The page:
Exploring further, I found that it wasn’t the Surface Dock, but the Ethernet cable plugged into the Surface Dock. When I pulled that, the audible noise stopped. It’s not surprising that the Ethernet cable carries lots of noise. It’s plugged into a dozen different things over tens of metres of cable. No, the problem is that the G6 should stop that noise from getting into the analogue connections.
The other weakness was with Direct Stream Digital: the volume control on the unit wouldn’t work with it. The volume control on the control software did, as did the volume control displayed in the status bar of the computer. No killer, just an inconvenience, but it should work.
I measured a few of the most important performance aspects of the Sound BlasterX G6. First, the headphone output levels. Basically, it’s a powerhouse. With low impedance headphones – I use a test load of just under 16 ohms – it managed a bit over 1.8 volts output before running into clipping. That works out to over 200mW of output. You can expect typical 16 ohms earbuds to easily go over 120dB with that output, and many to approach 130dB.
With high impedance headphones – around 300 ohms – it manages around 3.5 volts, or over 40mW. That should push most headphones above 115dB.
I did the other measurements from the line output. Here’s the frequency response with CD-standard material, it’s pretty much flat to just on 20kHz:
The noise was low at -97.6BA, THD was 0.00041% and IM distortion was 0.00036%. All those figures are as low as you’d expect from an audiophile DAC. But that’s only CD-standard audio. What about high resolution stuff?
First, here’s the unit’s frequency response with 96kHz high resolution audio. As you can see, it’s only 1dB down at 34kHz and 3dB down at 41kHz.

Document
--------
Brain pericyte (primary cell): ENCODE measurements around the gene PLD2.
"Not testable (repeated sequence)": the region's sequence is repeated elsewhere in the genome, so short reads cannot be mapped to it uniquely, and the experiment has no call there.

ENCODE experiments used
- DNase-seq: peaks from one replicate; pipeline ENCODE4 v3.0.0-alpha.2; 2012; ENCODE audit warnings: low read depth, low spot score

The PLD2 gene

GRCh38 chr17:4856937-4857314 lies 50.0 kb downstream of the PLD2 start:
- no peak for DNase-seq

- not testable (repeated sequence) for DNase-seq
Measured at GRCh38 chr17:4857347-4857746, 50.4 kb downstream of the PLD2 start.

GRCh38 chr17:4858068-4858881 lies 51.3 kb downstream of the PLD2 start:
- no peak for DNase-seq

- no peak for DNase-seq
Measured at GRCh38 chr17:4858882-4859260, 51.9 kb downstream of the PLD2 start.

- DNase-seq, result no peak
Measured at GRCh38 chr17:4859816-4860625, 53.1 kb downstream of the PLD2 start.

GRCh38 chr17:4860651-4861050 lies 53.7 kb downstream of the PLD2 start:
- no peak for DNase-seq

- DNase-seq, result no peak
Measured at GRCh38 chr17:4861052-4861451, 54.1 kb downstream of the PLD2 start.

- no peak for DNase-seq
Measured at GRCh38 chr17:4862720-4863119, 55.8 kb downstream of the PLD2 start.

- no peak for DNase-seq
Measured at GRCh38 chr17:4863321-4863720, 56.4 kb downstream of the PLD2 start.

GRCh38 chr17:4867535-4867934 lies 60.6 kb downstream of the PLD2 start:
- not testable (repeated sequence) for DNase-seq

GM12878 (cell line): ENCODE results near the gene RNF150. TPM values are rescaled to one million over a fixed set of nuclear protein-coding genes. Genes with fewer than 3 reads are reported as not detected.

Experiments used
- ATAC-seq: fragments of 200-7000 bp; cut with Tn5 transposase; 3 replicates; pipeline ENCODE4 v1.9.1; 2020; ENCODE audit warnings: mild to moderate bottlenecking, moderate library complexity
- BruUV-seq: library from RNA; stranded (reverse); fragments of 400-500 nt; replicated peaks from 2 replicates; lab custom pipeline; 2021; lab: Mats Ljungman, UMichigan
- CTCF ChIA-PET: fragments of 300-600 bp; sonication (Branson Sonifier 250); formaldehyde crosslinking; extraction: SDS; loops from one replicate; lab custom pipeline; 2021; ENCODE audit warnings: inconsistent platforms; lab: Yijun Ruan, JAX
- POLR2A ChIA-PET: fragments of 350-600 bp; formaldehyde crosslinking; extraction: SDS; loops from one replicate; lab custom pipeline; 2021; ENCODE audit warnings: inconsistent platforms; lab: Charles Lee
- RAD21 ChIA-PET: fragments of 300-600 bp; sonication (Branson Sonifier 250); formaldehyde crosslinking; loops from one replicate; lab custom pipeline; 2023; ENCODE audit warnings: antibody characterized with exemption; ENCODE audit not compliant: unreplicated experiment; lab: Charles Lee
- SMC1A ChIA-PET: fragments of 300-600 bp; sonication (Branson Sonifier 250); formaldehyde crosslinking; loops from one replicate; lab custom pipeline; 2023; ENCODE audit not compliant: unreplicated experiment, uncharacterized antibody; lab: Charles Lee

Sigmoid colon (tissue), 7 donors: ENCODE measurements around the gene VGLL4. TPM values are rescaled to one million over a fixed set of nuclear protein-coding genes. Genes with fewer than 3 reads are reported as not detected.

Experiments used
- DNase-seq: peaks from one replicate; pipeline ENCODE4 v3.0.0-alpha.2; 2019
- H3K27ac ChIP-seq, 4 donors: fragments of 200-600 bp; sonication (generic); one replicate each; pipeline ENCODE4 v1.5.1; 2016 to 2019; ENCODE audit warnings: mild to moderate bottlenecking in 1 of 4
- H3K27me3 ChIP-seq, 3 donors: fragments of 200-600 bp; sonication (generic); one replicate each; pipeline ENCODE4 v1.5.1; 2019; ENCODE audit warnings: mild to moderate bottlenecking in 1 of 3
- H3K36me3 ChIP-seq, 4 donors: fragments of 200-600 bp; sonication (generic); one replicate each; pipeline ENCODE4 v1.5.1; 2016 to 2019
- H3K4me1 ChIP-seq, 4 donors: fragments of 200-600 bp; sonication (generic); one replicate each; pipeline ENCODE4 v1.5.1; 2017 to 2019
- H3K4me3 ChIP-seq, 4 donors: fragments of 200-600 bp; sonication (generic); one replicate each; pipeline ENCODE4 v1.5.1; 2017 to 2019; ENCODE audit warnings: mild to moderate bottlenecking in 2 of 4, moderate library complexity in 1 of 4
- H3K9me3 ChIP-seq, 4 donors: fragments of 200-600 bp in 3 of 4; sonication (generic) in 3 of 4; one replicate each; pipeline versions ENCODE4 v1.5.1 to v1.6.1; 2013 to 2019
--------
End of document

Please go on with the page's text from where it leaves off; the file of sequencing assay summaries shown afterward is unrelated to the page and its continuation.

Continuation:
Running the computer on the battery, the noise was at an impressive -112.7dBA, THD was just 0.00028% and IMD was 0.00088%. Again, they are audiophile numbers. But with the Surface Pro 2017 connected to the network in my office, the noise figure plummeted to -95.1dBA. The test didn’t really capture the full amount of noise, but it still looks pretty bad on the graph. I’ve included the graph for when the Surface Pro was battery run, for when it was connected to the Dock and thence to the network, and for a $600 high fidelity DAC in both states. Yes, that other DAC still lets a lot through, but it’s orders of magnitude less.
Finally, here are two frequency response graphs for the unit with 192kHz material. I suspect I changed a setting between the two, but I’m not sure what. Anyway, the green trace with -3dB at 45kHz is pretty standard for audiophile DACs. The white trace with the response flat out to nearly 80kHz is the odd one.
The Sound BlasterX G6 promises audiophile sound and delivers it. It’ll drive just about any headphones. It’s an amazing device selling for a surprisingly low amount.
The official webpage for the Sound BlasterX G6 is here.